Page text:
The Chosen Ones

The Chosen Ones

Up in the Air leads Golden Globes nominations with six nods, followed by musical Nine with five; Bullock, Streep and Damon each earn two nods

By (Reuters)

Published: Thu 17 Dec 2009, 8:59 PM

Last updated: Sun 5 Apr 2015, 11:21 PM

Film drama UP in the Air soared away with six Golden Globe nominations, more than any film, while Sandra Bullock, Meryl Streep and Matt Damon each earned two nominations for the major awards show.

Up in the Air, starring George Clooney took home nominations for best film drama and for Clooney as best actor. Jason Reitman grabbed a nod for director and best screenplay with co-writer Sheldon Turner.

Close behind was Nine, about the life and loves of an Italian film director, with five nominations, including best musical or comedy. Its stars, Daniel Day-Lewis and Marion Cotillard, received nods for actor and actress in a musical or comedy, respectively. Penelope Cruz landed in the supporting actress group, and Nine received one nod for best song.

For her part, Streep will compete again

Bullock scored nominations for best dramatic actress for football film The Blind Side and actress in a musical or comedy with relationship movie The Proposal.

st herself for best actress in a musical or comedy with two movies, culinary movie Julie & Julia and relationship film It’s Complicated.

Matt Damon also received two nominations, one for best actor in a musical or comedy for The Informant! and a second for supporting actor with Invictus.

The Golden Globes, given out on January 17 by the Hollywood Foreign Press Association, are among the most-watched awards and a key indicator of which movies will compete for the world’s top film honors, the Oscars, in March.

Among other movies to watch in the weeks ahead will be science-fiction adventure Avatar, which earned four Golden Globe nominations, including best drama, best director for James Cameron and original song and movie score.

Quentin Tarantino’s World War Two fantasy, Inglourious Basterds also earned four nods: drama, director, screenplay for Tarantino and supporting actor for Christoph Waltz.

Rounding out the best film drama nominees were Iraq war movie The Hurt Locker and urban drama Precious: Based on the Novel Push by Sapphire, which each earned three nominations.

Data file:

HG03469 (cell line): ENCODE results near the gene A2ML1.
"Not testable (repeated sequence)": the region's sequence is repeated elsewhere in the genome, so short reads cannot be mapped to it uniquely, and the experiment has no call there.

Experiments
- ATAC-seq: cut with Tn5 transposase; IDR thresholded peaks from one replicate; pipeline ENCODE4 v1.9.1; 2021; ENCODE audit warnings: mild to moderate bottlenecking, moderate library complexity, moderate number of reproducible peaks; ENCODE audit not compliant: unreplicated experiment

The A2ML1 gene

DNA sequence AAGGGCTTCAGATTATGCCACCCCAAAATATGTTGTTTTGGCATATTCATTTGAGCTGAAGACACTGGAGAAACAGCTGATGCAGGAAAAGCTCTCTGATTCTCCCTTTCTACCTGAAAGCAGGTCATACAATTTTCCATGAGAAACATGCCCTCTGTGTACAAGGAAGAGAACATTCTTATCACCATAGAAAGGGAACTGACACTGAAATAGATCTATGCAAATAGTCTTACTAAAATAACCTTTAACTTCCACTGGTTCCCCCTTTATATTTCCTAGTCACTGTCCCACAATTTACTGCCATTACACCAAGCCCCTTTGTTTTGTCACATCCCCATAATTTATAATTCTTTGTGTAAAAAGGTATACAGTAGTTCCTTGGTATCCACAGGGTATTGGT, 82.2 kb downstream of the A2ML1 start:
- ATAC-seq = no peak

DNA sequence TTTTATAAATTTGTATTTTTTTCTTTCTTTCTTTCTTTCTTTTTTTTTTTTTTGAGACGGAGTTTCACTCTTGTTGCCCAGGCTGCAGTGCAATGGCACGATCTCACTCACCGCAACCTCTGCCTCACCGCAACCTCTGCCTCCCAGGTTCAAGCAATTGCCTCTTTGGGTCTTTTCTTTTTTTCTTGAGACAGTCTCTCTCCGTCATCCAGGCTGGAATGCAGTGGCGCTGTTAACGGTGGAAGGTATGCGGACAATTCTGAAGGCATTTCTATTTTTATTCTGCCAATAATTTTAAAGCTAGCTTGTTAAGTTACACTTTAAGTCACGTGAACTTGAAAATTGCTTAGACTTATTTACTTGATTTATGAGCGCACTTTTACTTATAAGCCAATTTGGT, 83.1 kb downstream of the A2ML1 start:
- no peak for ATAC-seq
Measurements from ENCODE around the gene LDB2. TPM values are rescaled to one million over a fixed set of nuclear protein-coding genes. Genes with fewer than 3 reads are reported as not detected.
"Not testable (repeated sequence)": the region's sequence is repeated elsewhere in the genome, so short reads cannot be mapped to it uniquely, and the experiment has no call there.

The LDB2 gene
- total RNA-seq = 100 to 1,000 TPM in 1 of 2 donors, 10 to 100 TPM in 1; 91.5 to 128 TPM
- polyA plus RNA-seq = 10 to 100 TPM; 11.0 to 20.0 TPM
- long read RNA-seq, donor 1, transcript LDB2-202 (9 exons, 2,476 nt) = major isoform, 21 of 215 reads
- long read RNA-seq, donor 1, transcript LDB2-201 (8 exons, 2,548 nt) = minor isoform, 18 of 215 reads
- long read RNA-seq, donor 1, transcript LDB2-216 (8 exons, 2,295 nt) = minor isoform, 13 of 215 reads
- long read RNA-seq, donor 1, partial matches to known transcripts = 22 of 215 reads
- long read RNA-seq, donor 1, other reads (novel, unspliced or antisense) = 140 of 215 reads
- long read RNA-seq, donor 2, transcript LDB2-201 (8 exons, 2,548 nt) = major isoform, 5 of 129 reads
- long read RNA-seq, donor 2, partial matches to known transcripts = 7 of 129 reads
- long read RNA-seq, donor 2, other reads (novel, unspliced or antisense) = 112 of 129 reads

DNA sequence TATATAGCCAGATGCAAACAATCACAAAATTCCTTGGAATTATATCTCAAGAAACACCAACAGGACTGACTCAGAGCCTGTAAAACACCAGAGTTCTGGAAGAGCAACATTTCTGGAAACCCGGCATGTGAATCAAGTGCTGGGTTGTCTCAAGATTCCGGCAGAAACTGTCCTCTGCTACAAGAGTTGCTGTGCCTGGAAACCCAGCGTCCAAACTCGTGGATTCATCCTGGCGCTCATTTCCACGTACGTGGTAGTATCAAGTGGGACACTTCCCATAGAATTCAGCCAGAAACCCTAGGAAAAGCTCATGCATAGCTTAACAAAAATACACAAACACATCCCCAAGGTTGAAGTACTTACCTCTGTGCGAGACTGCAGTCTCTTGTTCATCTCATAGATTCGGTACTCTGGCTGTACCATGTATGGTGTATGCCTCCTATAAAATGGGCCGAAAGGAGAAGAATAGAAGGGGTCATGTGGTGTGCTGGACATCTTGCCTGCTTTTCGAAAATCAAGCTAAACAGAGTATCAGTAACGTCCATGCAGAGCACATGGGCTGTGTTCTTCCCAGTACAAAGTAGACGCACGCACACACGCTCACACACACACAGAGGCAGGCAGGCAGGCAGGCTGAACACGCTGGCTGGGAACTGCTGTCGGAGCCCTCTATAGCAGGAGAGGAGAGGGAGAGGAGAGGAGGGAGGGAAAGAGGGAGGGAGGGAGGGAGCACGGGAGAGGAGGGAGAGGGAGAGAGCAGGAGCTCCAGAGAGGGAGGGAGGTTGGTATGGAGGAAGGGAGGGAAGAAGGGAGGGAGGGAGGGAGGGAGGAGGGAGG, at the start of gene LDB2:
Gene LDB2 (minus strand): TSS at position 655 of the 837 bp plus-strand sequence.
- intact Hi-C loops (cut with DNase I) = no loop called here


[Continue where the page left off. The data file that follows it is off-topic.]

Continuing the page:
Precious landed newcomer Gabourey Sidibe in the category for best actress and Mo’Nique in the supporting actress group. The movie’s director, Lee Daniels, failed to earn a nod in that category, but was nonetheless excited. “We (initially) expected to go straight to DVD, so anything beyond that is great,” he said.

Joining Nine in the race for best movie musical or comedy were Julie & Julia, box office sensation The Hangover and indie hit (500) Days of Summer, which claimed a best actor in a comedy nod for its star, Joseph Gordon-Levitt.

Competing against Clooney for best drama actor are Jeff Bridges playing a country singer in Crazy Heart, Colin Firth as a grieving man in A Single Man, Morgan Freeman as Nelson Mandela in Invictus and Tobey Maguire in Brothers.

In the group for best actor in a comedy or musical, Gordon-Levitt and Day-Lewis will face competition from Matt Damon in The Informant!, Robert Downey Jr. for Sherlock Holmes, and Michael Stuhlberg for A Serious Man.

Along with Bullock and Sidibe, best dramatic actress nods went to Helen Mirren for The Last Station, Emily Blunt in The Young Victoria and Carey Mulligan with An Education. Rounding out the list of nominees for best actress in a musical or comedy was Julia Roberts in Duplicity.

Feast or famine for nominees

Not everyone was laughing as the Hollywood Foreign Press Assn. tossed multiple nominations to a lucky few while other awards hopefuls went hungry.

The biggest beneficiary of the HFPA’s largesse was Sandra Bullock, who will have to brace herself for two envelope openings since she received two nominations — for drama actress for playing a benevolent suburban mom in The Blind Side and for comedy actress for her role as a hard-driving exec who finds herself in an engagement of convenience in The Proposal.

Perennial favourite Meryl Streep picked up two comedy actress noms, for Julie & Julia and It’s Complicated.

Saoirse Ronan, the 15-year-old actress who recounts her murder from a heavenly perch in The Lovely Bones, failed to win over the HFPA. Similarly, Abbie Cornish, who has been nominated for a British Independent Film Award for her performance as John Keats’ muse in Bright Star, also was among the missing.

And on the comedy side, all that love lavished on Streep and Bullock may have left Zooey Deschanel without a chair when the music stopped — even though her co-star in (500) Days of Summer, Joseph Gordon-Levitt, earned himself a nomination as best comedy actor.

Lee Daniels, the director of a best drama nominated film didn’t make it into the directing circle. None of the directors of the comedy/musical nominees made the grade, with the biggest omission Nine’s Rob Marshall, since his Italian-flavored musical sung its way to five nominations.

Clint Eastwood faced the opposite problem: A Globes golden boy, he was nominated for directing Invictus, for which Morgan Freeman and Damon got their acting mentions, but his politically minded sports drama wasn’t accorded a best drama slot.

And then there’s the case of Alec Baldwin. With two wins under his belt, he was widely expected to pick up a supporting film actor nomination for Complicated. Instead, he got yet another nomination for 30 Rock. Good thing he’s already lined up that gig as co-host of the Oscars.

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